Amputees face complicated system getting help paying for artificial limbs
'It takes a NASA engineer to navigate some of it,' says owner of prosthetics clinic
A Pointe-du-Chêne man who lost his leg in a motorcycle accident in 1997 uses a prosthetic leg so worn out that parts of it are wrapped in duct tape.
Marc Polley says he can't afford a new leg that would allow him to teach yoga and do other activities, and New Brunswick doesn't cover anything more than a basic model.
Polley told Radio-Canada that he may move to Nova Scotia, where he believes the coverage is better.
But others in the system disagree, saying that navigating the labyrinth of funding in New Brunswick is difficult but comparable, if not better, than other provinces.
Kirsten Simonsen, a prosthetist at Eastern Prosthetic Clinic in Moncton who has worked in the field for 28 years, lost part of her foot as a child. She said she is familiar with accessing prosthetics in different provinces.
At Simonsen's clinic, she and her staff determine what will best suit a patient's needs based on a variety of factors such as age, health, level of activity and cost.
The prosthetic is built on site at a shop in the back. Once the mechanical limb is place, patients are taught how to use it, then return to the clinic for followup and adjustments as needed.
Simonsen said any prosthesis is expensive, and her clinic ensures every patient has one that fits and works properly.
A patient in New Brunswick receiving a prosthesis through the Social Development Department gets the equivalent of what any person accessing a publicly funded system in the country would get.
There is no such thing as a "welfare" leg, Simonsen said.
But there are people who slip through the cracks.
Sydonyia Crossman of Little Lepreau was born with spina bifida and doesn't receive any provincial funding for her prosthetic.
"My right foot was turned out and twisted, so when I was a year and a half I had to do some corrective surgery, and I lost my foot and part of my ankle to that surgery."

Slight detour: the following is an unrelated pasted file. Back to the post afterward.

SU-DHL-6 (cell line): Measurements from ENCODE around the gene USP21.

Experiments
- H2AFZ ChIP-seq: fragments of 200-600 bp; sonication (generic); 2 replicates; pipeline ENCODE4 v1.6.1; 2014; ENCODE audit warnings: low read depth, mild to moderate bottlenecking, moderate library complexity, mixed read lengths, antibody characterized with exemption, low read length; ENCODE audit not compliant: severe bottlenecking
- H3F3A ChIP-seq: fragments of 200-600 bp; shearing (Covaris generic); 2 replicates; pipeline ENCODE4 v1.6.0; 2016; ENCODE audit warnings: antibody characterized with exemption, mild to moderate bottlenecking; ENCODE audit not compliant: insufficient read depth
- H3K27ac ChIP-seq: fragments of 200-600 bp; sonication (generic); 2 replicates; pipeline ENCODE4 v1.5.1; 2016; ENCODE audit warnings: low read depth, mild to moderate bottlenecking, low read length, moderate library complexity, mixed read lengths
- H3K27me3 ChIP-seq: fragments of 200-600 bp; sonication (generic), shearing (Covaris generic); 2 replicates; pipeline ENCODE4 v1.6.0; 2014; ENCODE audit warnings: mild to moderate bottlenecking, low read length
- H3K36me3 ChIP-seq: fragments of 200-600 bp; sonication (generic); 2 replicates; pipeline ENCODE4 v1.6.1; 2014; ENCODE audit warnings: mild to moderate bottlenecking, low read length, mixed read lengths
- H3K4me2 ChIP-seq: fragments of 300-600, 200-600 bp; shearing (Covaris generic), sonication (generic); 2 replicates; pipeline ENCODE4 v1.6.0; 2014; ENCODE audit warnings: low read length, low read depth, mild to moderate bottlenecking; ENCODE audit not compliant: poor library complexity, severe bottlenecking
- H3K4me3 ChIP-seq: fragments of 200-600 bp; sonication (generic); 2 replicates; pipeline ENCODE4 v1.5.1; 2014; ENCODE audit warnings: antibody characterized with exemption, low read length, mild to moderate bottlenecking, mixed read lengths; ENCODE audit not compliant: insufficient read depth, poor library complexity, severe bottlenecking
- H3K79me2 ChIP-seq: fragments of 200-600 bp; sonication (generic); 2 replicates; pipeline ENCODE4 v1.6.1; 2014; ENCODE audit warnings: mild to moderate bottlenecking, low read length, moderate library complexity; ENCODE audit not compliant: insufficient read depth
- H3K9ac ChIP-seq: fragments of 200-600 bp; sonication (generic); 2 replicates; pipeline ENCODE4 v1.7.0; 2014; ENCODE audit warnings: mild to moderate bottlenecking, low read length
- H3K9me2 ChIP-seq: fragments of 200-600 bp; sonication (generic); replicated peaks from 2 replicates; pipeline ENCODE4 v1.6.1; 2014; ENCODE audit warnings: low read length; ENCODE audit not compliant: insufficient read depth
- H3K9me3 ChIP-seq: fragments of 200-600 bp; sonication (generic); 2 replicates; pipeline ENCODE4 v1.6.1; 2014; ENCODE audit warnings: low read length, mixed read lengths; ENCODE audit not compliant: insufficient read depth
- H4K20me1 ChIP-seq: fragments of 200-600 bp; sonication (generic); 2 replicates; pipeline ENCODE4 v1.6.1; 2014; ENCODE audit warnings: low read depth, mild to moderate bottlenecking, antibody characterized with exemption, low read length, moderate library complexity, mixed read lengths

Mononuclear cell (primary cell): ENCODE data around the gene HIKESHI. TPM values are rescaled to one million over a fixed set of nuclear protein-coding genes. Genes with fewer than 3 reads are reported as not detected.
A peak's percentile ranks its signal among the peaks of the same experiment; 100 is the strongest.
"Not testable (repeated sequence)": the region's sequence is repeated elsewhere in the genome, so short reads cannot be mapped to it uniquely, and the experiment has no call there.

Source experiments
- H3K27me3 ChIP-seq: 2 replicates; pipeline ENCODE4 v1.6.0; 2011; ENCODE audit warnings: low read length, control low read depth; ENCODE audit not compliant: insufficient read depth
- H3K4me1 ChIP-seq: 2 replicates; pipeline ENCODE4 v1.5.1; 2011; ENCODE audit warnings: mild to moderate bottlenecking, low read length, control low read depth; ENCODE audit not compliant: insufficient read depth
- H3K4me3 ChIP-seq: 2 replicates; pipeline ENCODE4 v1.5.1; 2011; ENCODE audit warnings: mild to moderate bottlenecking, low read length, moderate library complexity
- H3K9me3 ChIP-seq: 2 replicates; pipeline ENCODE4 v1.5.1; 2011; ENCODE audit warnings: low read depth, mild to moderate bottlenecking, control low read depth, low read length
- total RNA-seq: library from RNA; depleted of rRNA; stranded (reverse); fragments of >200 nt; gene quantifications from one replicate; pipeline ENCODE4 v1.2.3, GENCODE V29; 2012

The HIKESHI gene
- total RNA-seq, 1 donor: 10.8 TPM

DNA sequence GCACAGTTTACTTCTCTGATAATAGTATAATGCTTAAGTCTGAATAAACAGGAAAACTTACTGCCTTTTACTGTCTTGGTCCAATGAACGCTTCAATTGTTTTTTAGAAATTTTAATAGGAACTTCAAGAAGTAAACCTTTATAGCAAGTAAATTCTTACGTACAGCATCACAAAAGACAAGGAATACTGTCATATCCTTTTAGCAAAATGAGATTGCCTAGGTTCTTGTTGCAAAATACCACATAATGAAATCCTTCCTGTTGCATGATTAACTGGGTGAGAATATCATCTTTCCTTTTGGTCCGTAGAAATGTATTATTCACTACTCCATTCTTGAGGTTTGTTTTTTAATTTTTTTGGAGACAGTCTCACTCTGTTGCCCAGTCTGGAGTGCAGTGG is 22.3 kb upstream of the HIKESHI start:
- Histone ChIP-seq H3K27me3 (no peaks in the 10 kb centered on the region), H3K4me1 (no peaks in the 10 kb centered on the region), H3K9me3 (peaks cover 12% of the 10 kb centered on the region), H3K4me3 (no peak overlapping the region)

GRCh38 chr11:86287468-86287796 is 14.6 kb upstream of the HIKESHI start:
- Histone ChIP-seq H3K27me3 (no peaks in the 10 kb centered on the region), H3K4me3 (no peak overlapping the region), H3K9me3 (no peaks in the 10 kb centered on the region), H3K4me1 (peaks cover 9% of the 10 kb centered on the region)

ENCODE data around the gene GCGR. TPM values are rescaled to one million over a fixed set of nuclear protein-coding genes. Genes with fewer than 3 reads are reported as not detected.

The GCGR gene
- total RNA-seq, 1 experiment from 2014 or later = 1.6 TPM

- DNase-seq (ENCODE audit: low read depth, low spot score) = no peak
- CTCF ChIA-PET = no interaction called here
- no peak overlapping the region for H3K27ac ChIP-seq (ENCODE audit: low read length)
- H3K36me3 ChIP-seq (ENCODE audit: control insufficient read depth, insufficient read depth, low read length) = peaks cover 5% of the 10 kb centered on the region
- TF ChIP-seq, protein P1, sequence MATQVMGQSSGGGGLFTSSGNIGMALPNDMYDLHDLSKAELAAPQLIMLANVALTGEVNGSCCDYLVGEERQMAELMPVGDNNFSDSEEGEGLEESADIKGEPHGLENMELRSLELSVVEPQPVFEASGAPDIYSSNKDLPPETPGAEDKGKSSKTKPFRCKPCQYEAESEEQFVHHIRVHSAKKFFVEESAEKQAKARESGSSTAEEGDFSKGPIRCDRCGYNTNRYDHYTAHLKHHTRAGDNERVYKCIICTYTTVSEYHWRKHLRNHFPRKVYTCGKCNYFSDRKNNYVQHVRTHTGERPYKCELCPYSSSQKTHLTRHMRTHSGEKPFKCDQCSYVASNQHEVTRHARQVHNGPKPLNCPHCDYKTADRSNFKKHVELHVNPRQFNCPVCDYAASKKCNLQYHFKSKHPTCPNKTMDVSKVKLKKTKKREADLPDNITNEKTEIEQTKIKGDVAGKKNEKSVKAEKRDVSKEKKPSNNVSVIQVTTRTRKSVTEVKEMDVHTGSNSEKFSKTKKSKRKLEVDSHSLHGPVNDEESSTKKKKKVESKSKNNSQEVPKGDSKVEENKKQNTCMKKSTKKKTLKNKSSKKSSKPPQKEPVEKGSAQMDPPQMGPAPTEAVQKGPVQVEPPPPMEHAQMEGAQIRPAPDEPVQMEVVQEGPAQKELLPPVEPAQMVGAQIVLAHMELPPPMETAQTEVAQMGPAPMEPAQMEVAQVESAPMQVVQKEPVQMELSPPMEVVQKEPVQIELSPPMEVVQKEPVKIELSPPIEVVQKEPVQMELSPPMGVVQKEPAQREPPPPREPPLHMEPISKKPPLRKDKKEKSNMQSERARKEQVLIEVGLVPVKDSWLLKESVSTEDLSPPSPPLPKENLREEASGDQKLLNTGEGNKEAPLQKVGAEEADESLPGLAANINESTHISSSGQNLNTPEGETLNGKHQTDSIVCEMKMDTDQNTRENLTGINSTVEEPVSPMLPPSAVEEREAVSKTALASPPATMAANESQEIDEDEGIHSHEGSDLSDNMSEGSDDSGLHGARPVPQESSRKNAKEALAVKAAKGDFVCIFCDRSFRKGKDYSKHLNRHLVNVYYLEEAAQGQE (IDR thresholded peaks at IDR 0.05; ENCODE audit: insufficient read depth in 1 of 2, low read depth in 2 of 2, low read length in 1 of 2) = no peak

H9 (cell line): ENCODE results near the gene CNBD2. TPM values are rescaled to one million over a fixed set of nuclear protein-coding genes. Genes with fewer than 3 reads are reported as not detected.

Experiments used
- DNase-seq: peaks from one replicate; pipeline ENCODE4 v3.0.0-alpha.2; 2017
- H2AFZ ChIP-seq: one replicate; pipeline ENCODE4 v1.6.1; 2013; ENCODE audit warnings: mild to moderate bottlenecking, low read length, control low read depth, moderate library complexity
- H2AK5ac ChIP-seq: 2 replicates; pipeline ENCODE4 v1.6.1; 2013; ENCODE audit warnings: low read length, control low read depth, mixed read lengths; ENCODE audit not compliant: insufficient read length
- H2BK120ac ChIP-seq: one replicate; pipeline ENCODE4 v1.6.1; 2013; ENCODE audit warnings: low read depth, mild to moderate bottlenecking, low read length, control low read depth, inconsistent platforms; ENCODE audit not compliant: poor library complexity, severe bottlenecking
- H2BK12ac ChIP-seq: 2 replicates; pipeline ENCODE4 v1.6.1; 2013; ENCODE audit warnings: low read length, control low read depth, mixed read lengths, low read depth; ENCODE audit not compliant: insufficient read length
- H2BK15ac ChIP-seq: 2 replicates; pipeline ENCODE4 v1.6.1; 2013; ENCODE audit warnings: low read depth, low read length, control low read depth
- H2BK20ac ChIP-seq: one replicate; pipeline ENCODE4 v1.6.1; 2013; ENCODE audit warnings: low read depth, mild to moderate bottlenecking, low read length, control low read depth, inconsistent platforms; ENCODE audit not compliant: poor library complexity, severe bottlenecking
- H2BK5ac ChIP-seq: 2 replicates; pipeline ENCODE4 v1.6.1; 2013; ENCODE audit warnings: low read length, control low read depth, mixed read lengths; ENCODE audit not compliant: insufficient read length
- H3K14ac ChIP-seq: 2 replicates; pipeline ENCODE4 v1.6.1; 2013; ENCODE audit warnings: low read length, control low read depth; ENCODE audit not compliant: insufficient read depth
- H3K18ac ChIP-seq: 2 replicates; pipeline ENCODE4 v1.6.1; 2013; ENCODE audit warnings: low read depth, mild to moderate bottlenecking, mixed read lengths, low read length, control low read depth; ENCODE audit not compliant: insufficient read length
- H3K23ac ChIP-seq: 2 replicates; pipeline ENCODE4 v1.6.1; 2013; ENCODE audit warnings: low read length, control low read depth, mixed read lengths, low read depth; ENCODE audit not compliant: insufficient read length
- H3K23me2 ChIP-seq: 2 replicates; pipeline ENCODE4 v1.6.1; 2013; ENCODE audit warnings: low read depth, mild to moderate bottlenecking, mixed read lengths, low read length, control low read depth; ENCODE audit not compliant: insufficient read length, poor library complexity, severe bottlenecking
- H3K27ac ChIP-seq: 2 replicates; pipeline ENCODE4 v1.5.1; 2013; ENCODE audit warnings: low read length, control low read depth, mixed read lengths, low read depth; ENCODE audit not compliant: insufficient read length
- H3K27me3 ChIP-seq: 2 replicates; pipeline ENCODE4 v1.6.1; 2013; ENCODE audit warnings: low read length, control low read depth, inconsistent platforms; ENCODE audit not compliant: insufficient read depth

She was fitted with a boot-type prosthesis and sent home. But she said thanks to her parents' commitment, she was walking again by the age of two.
Later, because of health problems she had another amputation, this one below the knee.
It's easier physically, because you don't have to think all the time where you are … because the leg thinks for you.- Clarence Allain
Her last prosthetic leg lasted 14 years, but in December, she replaced it with one that cost more than $9,000.
Crossman said many people assume prostheses are paid for by the province, but that's not a given. In New Brunswick prostheses fall under Social Development, which requires patients to prove a financial need.
Because Crossman has a life insurance policy, considered an asset by the department, she doesn't qualify for provincial money.
She turned to War Amps, which paid $4,000, to her husband's insurance, which covered $2,400 and to her church, which raised the rest.
Crossman is grateful for the much needed help but worries about others who may not be so lucky.
"The issue is that if our church had not taken up an offering, we would have been responsible for thousands of dollars out of pocket," she said.
"It's a lot of money."